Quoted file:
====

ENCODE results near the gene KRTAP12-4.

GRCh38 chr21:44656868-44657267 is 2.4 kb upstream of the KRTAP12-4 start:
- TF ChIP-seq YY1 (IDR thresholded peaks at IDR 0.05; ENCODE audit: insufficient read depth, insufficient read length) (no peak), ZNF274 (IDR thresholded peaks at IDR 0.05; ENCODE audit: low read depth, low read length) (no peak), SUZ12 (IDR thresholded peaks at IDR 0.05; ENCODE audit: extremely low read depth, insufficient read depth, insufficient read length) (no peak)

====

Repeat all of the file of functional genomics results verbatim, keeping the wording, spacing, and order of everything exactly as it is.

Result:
ENCODE results near the gene KRTAP12-4.

GRCh38 chr21:44656868-44657267 is 2.4 kb upstream of the KRTAP12-4 start:
- TF ChIP-seq YY1 (IDR thresholded peaks at IDR 0.05; ENCODE audit: insufficient read depth, insufficient read length) (no peak), ZNF274 (IDR thresholded peaks at IDR 0.05; ENCODE audit: low read depth, low read length) (no peak), SUZ12 (IDR thresholded peaks at IDR 0.05; ENCODE audit: extremely low read depth, insufficient read depth, insufficient read length) (no peak)